From Publishers Weekly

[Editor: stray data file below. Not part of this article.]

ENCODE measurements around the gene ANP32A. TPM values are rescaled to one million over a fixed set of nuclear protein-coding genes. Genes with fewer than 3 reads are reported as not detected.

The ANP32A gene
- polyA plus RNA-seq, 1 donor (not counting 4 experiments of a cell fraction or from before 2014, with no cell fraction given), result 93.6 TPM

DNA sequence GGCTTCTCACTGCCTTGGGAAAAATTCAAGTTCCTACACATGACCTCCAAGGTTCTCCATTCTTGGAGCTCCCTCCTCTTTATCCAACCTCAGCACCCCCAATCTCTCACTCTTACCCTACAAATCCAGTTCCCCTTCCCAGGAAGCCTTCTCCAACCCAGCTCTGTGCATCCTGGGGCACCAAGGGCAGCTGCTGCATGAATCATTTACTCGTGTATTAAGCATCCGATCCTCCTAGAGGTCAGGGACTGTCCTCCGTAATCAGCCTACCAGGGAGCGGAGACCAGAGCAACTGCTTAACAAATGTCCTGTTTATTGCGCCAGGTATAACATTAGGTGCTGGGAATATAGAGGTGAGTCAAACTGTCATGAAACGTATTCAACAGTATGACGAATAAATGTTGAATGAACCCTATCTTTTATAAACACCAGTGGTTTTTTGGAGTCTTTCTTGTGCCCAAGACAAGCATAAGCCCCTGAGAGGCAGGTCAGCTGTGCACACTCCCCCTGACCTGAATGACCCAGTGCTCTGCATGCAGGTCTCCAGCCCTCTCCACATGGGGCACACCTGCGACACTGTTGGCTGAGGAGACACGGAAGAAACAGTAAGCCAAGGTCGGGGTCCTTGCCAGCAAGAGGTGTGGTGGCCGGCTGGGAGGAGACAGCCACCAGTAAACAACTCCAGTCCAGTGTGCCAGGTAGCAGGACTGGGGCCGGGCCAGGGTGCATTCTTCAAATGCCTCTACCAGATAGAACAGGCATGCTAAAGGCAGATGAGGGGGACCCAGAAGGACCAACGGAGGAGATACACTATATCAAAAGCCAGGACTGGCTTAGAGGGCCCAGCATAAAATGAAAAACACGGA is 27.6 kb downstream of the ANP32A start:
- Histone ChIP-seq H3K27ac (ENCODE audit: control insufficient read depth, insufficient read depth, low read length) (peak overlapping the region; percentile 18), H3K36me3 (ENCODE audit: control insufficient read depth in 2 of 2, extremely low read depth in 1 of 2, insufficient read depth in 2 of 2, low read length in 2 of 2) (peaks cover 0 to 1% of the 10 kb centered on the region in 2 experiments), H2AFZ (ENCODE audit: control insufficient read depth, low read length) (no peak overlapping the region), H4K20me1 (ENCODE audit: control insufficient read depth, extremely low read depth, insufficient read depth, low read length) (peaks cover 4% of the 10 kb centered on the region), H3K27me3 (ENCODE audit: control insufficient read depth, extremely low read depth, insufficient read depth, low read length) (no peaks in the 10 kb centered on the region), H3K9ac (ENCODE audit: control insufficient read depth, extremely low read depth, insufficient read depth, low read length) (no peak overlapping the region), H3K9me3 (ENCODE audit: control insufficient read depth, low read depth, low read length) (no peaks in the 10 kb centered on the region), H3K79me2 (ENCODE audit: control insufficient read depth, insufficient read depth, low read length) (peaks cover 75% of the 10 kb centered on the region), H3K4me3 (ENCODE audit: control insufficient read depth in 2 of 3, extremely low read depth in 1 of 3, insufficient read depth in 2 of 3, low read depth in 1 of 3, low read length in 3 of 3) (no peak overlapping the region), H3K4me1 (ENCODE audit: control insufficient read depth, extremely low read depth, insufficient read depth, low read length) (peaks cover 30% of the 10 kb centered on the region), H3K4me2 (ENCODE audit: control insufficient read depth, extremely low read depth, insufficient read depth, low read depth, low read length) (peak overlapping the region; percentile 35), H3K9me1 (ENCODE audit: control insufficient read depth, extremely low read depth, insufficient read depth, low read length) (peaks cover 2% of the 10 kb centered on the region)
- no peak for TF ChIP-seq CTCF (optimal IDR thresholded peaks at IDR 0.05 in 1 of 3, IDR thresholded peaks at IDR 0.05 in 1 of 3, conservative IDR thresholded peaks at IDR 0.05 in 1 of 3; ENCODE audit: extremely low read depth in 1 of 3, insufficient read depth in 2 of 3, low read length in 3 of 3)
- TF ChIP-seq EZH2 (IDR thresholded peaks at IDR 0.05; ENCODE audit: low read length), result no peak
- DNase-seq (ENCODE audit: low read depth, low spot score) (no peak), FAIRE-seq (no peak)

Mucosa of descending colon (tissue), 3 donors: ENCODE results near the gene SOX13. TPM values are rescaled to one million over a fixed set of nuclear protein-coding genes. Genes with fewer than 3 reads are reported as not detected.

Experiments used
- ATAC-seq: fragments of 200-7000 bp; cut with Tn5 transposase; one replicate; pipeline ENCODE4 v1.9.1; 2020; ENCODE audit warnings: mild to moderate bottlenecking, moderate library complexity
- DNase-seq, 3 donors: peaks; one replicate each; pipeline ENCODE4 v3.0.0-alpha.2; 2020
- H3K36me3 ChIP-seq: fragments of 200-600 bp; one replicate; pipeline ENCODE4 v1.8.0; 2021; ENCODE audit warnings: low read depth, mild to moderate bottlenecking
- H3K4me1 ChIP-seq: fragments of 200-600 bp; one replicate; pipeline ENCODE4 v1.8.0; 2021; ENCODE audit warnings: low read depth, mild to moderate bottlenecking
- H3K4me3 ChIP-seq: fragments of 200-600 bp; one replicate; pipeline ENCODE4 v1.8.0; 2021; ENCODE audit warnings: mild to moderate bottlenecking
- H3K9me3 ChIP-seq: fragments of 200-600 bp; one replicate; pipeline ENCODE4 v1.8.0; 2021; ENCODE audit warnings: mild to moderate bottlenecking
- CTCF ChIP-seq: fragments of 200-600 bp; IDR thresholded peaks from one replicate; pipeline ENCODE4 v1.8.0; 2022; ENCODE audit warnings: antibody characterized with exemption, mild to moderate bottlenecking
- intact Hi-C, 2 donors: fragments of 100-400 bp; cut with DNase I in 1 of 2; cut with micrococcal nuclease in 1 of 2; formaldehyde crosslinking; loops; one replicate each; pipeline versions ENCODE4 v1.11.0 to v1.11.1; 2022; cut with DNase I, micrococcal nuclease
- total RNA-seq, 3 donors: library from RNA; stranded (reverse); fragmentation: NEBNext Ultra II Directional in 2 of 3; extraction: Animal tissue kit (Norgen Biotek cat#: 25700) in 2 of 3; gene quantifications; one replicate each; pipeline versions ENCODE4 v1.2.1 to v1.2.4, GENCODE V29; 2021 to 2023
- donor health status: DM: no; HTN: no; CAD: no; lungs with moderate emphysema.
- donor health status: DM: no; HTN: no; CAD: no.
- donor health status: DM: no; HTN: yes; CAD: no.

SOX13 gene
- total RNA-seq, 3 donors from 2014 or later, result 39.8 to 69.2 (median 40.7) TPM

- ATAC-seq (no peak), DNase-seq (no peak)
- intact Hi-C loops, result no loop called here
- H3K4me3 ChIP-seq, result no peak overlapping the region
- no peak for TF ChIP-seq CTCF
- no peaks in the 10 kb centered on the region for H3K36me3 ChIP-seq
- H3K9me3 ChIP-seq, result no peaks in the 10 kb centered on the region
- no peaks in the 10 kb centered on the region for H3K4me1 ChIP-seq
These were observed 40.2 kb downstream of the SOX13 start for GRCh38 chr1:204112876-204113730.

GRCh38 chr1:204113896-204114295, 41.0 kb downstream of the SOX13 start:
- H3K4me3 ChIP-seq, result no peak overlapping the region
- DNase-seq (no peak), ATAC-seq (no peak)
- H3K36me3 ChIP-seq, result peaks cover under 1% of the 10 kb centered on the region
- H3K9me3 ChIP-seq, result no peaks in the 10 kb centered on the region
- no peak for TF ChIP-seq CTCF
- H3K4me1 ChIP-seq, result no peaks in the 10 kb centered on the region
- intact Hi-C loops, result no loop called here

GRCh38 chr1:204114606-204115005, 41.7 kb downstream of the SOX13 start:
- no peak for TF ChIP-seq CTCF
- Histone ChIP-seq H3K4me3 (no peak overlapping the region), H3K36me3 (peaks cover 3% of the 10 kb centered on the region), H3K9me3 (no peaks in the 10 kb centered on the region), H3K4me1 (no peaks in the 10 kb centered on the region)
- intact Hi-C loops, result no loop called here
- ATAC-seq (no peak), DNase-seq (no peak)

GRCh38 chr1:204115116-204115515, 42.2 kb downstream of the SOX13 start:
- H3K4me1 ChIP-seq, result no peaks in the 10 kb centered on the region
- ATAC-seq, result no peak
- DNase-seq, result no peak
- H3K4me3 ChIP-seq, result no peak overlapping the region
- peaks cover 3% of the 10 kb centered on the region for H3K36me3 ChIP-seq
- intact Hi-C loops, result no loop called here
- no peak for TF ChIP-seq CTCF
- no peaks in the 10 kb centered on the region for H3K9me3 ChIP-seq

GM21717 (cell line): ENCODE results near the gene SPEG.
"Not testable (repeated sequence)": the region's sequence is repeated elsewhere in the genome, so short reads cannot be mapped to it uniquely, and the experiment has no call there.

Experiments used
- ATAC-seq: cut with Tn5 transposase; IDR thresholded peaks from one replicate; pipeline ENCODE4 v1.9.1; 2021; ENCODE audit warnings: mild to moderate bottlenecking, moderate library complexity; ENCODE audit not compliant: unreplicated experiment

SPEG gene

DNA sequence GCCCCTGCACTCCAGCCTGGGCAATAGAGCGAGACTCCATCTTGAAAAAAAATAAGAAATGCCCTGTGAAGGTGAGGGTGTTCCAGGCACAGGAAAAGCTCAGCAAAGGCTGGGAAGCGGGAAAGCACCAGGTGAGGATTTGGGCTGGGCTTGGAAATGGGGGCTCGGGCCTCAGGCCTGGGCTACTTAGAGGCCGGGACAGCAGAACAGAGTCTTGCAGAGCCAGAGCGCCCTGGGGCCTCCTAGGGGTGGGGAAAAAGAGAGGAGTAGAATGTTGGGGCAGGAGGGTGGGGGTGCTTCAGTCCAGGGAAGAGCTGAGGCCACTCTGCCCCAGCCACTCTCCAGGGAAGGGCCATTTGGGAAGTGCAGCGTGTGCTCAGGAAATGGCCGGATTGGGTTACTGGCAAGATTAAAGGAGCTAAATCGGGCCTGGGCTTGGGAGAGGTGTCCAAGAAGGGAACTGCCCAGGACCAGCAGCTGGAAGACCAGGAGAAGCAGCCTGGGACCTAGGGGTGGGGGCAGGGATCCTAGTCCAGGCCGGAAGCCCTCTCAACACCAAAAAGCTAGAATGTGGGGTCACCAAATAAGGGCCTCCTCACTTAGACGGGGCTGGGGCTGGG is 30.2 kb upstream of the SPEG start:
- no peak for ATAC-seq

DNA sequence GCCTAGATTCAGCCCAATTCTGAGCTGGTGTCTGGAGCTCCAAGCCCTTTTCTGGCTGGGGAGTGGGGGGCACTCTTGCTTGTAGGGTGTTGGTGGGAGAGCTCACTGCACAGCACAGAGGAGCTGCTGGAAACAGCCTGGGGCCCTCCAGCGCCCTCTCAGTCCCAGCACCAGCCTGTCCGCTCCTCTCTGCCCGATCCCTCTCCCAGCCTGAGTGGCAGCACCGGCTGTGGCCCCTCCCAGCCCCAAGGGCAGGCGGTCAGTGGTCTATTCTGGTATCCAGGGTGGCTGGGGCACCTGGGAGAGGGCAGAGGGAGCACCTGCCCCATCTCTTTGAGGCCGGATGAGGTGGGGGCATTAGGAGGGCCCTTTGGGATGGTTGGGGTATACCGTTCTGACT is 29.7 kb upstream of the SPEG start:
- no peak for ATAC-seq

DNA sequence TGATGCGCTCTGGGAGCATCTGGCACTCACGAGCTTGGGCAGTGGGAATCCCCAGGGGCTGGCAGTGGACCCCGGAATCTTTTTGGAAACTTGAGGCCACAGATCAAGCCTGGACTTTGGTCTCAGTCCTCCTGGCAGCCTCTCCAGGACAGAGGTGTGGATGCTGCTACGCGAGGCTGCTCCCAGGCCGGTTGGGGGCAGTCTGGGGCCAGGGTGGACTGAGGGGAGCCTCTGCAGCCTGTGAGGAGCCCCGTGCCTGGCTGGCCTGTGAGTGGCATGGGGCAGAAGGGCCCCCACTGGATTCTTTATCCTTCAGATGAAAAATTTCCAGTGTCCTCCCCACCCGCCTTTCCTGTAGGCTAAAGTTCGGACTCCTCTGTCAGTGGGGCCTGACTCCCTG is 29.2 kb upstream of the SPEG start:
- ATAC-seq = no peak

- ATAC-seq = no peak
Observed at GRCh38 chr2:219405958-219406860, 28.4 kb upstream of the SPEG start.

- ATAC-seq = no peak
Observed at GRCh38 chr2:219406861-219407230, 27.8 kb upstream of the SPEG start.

Iles continues to amaze with his incredible range, this time around crafting a complex serial killer novel with the intimacy of a smalltown cozy and the punch of a techno-thriller. As different from Spandau Phoenix and 24 Hours as possible, it scores with surefooted plotting, a diverse cast of characters and perfectly calibrated suspense. An anonymous painter's series of candidly posed nudes called The Sleeping Woman bursts on the art scene, each painting selling in the million-dollar range overnight amid rumors that the models are not sleeping but dead. Beautiful, burned-out war photographer Jordan Glass chances into a show and recognizes the subject of a painting as her identical twin, Jane, who was kidnapped near her New Orleans home and never found. Jordan contacts the FBI agent who handled her sister's case, thereby setting in motion a hunt that ties the paintings to the disappearance of at least 11 New Orleans women. Persuading the FBI task force to add her to the team, Jordan tags along to Tulane University, where evidence points to art department head Roger Wheaton, who has a peculiar terminal illness, and his brilliant but disturbed graduate students. Meanwhile, Jordan falls for damaged FBI agent John Kaiser, and together they link her sister's case to a French expat art collector from Vietnam who knew Jordan's war photographer father who disappeared in Cambodia. Are all the women really dead? Is Jordan's father alive and involved? Is there more than one killer? Iles keeps the reader guessing right up to the double surprise ending, delivering the perfect final payoff his readers expect.
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